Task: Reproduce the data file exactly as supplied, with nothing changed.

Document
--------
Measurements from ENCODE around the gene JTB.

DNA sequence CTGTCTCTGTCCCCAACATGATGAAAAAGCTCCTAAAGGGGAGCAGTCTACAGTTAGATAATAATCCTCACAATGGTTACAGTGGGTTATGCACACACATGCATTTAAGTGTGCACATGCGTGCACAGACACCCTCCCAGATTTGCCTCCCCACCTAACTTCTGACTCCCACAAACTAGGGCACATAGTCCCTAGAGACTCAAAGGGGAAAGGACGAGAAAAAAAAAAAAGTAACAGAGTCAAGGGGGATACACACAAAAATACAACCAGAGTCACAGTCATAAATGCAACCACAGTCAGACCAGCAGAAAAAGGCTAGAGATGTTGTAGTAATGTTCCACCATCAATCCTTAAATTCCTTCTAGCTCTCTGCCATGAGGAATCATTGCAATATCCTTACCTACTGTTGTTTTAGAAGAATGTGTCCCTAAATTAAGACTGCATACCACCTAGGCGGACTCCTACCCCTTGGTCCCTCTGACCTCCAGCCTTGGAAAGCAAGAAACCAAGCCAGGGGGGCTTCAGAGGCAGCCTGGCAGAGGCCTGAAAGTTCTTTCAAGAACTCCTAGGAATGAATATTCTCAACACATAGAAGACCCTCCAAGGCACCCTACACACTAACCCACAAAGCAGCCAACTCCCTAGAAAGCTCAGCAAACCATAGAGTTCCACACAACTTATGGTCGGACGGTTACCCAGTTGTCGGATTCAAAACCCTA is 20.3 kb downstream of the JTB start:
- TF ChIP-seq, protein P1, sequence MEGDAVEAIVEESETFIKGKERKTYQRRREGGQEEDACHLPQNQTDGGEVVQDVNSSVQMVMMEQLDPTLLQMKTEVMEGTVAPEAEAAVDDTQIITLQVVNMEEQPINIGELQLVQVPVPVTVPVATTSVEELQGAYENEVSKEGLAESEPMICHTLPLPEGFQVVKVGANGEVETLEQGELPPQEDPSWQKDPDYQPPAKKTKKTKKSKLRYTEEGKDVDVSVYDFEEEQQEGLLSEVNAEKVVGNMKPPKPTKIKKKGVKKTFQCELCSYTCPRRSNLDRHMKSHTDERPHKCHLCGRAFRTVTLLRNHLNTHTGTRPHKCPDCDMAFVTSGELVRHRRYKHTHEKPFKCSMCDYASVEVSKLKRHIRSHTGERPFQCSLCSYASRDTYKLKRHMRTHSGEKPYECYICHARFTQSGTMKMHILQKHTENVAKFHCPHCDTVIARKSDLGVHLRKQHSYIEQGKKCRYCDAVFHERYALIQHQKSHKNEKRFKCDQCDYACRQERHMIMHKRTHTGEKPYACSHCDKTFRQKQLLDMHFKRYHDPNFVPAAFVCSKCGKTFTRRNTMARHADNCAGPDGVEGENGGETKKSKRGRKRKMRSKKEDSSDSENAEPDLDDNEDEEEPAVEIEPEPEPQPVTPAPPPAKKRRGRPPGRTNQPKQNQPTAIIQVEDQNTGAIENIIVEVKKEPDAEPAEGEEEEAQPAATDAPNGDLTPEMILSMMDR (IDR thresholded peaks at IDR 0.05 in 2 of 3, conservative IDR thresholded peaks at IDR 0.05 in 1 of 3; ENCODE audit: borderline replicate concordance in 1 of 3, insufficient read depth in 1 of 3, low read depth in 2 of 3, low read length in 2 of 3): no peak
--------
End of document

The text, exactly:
Measurements from ENCODE around the gene JTB.

DNA sequence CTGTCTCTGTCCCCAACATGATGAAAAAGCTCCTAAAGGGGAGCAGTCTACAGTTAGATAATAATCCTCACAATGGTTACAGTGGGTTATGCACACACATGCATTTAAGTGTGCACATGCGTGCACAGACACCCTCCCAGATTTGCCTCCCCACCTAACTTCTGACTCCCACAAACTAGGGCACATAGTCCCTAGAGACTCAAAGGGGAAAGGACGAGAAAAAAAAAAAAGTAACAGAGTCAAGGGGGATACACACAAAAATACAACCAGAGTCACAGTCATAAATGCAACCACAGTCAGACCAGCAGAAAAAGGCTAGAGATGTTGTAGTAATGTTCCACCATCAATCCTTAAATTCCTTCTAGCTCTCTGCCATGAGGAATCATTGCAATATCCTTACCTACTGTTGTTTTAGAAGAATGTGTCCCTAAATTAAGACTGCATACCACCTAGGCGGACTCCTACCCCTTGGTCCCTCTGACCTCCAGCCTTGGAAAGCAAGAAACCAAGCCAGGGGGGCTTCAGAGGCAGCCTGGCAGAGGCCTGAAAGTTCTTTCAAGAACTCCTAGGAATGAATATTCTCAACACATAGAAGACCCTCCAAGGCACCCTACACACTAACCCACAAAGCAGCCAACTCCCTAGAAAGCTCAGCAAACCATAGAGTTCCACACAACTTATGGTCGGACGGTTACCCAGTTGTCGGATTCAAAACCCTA is 20.3 kb downstream of the JTB start:
- TF ChIP-seq, protein P1, sequence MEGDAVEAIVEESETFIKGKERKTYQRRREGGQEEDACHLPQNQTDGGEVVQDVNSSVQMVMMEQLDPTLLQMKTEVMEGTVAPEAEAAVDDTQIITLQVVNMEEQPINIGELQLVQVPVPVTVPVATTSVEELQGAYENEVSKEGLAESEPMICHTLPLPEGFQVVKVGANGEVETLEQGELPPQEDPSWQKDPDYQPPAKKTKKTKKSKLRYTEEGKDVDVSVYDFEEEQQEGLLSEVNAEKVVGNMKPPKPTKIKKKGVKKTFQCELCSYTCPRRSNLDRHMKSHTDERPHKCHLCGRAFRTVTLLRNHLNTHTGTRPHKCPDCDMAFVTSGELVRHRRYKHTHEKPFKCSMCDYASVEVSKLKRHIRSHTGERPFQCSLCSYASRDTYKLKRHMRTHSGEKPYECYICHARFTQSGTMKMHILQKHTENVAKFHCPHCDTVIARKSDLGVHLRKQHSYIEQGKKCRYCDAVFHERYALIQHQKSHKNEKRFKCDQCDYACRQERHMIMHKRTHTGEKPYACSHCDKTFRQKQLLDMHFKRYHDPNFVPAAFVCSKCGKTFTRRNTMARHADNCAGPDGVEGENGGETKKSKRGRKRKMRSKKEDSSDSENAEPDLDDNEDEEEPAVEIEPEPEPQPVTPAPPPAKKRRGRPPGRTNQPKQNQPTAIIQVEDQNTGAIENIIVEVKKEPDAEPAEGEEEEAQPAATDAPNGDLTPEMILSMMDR (IDR thresholded peaks at IDR 0.05 in 2 of 3, conservative IDR thresholded peaks at IDR 0.05 in 1 of 3; ENCODE audit: borderline replicate concordance in 1 of 3, insufficient read depth in 1 of 3, low read depth in 2 of 3, low read length in 2 of 3): no peak